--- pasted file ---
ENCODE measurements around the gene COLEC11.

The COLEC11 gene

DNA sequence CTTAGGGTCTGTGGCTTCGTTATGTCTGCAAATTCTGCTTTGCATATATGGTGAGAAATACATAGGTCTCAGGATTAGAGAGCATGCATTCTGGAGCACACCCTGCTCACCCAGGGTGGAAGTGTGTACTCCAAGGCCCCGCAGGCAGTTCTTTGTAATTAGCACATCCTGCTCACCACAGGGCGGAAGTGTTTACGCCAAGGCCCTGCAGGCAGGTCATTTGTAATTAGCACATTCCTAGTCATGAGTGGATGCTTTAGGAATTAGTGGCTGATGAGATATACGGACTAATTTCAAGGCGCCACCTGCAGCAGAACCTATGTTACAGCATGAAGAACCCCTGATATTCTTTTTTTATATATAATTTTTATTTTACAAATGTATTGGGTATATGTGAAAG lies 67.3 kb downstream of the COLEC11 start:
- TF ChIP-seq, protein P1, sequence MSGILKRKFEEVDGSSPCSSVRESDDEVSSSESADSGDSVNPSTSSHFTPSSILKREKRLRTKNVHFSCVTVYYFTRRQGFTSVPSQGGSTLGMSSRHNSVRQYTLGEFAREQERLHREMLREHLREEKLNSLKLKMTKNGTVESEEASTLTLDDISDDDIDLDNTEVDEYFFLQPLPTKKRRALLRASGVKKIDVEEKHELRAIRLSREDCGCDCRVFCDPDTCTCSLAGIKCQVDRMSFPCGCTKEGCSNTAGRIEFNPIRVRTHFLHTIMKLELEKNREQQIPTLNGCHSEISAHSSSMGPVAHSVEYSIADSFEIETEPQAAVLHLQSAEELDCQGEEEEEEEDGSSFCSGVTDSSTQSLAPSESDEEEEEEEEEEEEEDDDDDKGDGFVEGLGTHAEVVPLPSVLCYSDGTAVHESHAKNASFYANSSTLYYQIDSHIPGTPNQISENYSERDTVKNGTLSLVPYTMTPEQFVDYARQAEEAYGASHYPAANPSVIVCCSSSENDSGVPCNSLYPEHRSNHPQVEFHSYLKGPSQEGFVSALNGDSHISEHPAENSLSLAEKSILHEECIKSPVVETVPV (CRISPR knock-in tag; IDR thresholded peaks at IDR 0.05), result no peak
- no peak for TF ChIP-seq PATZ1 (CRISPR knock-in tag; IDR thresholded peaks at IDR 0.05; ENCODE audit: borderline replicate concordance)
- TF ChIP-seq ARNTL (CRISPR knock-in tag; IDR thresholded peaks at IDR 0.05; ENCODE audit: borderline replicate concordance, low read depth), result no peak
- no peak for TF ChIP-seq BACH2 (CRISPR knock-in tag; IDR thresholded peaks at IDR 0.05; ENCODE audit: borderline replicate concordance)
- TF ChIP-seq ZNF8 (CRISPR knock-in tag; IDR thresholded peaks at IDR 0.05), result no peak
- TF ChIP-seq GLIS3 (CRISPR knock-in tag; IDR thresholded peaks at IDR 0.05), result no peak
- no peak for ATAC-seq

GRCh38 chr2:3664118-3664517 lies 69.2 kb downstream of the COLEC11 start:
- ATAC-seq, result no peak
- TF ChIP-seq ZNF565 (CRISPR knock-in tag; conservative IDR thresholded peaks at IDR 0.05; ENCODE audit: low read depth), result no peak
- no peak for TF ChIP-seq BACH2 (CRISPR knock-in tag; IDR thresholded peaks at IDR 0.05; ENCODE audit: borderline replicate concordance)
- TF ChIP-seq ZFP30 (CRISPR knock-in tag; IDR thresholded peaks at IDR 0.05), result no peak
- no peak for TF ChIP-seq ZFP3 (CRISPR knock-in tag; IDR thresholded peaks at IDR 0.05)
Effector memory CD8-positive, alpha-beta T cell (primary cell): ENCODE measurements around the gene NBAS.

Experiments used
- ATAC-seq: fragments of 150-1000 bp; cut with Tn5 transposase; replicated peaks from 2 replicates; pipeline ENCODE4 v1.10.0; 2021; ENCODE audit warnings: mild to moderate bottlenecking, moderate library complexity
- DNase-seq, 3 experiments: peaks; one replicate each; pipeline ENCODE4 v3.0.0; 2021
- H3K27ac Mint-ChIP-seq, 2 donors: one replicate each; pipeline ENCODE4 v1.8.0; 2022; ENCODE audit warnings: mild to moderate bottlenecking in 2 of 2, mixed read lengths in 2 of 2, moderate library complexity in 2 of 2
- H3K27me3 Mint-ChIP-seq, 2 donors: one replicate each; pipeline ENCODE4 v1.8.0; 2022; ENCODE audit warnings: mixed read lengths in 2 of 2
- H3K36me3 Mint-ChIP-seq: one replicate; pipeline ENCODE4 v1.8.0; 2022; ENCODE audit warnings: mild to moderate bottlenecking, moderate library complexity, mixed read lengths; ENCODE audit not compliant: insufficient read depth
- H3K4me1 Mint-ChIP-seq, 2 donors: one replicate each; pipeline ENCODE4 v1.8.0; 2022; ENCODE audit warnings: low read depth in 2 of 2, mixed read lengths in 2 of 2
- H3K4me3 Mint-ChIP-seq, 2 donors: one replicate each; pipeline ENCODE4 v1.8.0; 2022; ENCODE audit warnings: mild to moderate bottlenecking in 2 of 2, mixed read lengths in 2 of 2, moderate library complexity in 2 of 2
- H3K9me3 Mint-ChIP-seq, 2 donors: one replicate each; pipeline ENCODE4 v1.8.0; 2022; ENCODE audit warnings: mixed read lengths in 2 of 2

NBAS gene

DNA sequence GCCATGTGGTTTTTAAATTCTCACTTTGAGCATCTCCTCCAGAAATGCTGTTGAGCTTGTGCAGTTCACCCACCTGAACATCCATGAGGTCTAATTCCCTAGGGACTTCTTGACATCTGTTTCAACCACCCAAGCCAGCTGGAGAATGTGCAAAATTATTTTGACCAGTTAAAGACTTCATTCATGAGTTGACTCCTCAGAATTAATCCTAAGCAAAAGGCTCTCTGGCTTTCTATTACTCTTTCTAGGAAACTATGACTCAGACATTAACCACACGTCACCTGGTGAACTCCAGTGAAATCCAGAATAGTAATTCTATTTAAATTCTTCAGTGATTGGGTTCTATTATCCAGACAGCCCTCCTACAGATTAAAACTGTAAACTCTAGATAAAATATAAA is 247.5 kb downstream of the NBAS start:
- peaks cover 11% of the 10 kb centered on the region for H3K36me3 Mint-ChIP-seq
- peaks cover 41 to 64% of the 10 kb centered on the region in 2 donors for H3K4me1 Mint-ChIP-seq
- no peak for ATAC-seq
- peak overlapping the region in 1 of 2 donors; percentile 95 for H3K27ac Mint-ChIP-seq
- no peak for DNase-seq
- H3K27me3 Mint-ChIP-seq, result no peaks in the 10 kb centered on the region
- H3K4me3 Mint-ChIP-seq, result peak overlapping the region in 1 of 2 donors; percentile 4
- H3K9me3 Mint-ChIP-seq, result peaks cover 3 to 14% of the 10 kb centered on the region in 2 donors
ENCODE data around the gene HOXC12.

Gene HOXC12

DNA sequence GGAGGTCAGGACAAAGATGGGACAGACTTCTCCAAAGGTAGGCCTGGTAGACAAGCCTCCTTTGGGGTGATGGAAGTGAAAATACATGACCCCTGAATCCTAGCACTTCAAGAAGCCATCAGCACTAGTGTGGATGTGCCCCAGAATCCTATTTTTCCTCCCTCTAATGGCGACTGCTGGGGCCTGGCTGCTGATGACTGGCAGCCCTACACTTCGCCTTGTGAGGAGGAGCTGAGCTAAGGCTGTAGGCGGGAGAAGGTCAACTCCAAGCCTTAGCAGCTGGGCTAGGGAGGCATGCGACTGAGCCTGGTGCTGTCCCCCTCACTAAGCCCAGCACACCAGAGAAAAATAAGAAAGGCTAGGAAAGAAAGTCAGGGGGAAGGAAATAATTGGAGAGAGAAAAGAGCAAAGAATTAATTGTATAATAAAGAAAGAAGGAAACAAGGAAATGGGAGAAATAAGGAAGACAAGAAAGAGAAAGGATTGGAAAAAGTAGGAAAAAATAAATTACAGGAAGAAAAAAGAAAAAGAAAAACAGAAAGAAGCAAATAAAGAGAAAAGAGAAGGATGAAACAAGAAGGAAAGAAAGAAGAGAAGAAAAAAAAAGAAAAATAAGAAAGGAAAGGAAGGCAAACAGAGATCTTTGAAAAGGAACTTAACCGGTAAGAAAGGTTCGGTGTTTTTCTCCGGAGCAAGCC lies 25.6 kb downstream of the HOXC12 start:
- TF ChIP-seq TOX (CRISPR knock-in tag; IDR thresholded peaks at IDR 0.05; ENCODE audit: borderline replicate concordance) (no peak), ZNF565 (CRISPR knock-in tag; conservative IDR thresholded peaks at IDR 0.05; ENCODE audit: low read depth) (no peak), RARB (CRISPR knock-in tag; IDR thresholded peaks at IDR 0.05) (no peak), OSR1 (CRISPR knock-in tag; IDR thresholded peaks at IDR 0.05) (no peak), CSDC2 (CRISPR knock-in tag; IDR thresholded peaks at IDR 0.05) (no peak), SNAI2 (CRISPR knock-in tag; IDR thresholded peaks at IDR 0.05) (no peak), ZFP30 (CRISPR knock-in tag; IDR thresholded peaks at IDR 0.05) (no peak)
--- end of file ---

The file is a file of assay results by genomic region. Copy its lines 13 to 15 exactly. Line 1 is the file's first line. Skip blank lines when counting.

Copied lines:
- TF ChIP-seq ZNF565 (CRISPR knock-in tag; conservative IDR thresholded peaks at IDR 0.05; ENCODE audit: low read depth), result no peak
- no peak for TF ChIP-seq BACH2 (CRISPR knock-in tag; IDR thresholded peaks at IDR 0.05; ENCODE audit: borderline replicate concordance)
- TF ChIP-seq ZFP30 (CRISPR knock-in tag; IDR thresholded peaks at IDR 0.05), result no peak